Contacts and Comparisons in History and Culture
Edited By Gerald Power and Ondrej Pilny
Daniel Samek The Czech Sokol Gymnastic Programme in Ireland, c. 1900-1950
Daniel Samek The Czech Sokol Gymnastic Programme in Ireland, c. 1900–1950 The present essay is a result of an intriguing discovery made in the course of research for a study of Czech-Irish cultural and diplomatic relations in the twentieth century.1 It focuses on the most popular Czech gymnastic system devised by the patriotic organization Sokol (‘Falcon’) and the story of its introduction in Ireland. At its peak in the 1930s, Sokol was among the largest athletic associations in Europe, and arguably the world. It was founded as Prague Sokol (Sokol Pražský) in 1862 after the relaxation of the Austrian associations legislation, and was the first sports organization of the Czechs. The movement thrived. By 1918 when the Czechoslovak Republic was founded, it had 200,000 members, a figure which had risen to 1 million just after the end of the Second World War. Though it was directly inspired by several small German gymnastic organizations, Sokol declared itself from the very beginning to be a Czech national association, and surpassed the pre-existing German associations in the quantity of members as well as the quality of the programme. The founders of Sokol, Jindřich Fügner and Miroslav Tyrš, aimed at a synthesis of Ancient Greek gymnastic ideals and the romantic ideas of Slavism.2 The ideals of Sokol were symbolized by the uniform, which combined elements of standard 1 See Daniel Samek, Česko-irské kulturní styky v první polovině 20. století / Czech-Irish Cultural Relations, 1900–1950, trans. Ondřej Piln...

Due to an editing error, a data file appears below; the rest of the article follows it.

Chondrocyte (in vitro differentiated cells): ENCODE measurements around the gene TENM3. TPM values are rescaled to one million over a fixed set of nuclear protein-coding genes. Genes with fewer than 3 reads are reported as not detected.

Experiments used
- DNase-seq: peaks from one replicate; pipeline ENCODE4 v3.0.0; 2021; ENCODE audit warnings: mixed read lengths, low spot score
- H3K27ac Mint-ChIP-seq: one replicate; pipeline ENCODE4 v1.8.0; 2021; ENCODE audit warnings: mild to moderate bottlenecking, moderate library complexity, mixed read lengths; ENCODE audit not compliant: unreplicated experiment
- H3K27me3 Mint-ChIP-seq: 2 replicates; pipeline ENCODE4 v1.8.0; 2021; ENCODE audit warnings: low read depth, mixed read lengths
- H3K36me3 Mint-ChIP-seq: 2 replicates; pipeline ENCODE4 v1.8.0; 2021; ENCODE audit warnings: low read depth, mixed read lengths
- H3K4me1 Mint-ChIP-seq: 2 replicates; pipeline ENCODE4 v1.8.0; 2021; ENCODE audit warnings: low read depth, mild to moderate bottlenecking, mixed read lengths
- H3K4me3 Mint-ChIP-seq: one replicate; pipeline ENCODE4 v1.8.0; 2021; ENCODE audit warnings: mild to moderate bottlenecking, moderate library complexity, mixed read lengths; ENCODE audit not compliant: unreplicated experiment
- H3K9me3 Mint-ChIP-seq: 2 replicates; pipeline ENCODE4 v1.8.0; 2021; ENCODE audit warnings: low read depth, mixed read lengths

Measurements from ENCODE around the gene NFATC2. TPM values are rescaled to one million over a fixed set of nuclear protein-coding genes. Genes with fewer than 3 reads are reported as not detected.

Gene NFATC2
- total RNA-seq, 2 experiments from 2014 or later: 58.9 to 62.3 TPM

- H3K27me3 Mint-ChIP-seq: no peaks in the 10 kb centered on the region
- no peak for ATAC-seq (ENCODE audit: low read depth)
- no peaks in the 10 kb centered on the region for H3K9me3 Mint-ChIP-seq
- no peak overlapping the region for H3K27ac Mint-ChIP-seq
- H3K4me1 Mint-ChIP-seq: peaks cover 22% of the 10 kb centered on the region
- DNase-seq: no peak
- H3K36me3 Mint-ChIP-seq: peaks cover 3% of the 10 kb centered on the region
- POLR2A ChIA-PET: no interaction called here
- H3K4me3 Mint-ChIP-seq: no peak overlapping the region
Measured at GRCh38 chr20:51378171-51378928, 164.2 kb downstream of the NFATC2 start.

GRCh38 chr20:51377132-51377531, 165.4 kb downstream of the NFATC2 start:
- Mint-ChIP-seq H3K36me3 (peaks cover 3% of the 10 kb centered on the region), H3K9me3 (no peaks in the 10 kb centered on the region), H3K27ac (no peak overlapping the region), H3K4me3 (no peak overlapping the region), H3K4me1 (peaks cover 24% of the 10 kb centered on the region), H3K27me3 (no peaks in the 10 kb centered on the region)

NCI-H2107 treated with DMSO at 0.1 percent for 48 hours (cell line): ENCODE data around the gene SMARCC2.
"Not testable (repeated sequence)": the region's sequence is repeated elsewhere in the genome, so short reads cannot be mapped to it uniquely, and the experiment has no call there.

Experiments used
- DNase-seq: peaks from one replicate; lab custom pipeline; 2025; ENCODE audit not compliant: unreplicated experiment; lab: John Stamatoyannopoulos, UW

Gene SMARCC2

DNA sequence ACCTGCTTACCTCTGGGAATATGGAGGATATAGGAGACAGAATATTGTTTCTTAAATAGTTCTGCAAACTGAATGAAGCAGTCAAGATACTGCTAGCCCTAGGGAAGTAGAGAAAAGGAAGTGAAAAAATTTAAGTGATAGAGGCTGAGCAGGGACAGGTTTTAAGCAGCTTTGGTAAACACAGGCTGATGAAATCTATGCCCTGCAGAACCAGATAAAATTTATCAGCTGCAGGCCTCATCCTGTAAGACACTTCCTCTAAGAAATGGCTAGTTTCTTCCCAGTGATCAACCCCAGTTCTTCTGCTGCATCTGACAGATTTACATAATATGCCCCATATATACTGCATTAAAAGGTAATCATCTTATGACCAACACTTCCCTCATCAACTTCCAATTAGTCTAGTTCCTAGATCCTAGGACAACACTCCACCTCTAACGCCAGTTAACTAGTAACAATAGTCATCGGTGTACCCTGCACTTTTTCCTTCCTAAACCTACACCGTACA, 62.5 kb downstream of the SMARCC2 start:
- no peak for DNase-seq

You are not authenticated to view the full text of this chapter or article.
This site requires a subscription or purchase to access the full text of books or journals.
Do you have any questions? Contact us.Or login to access all content.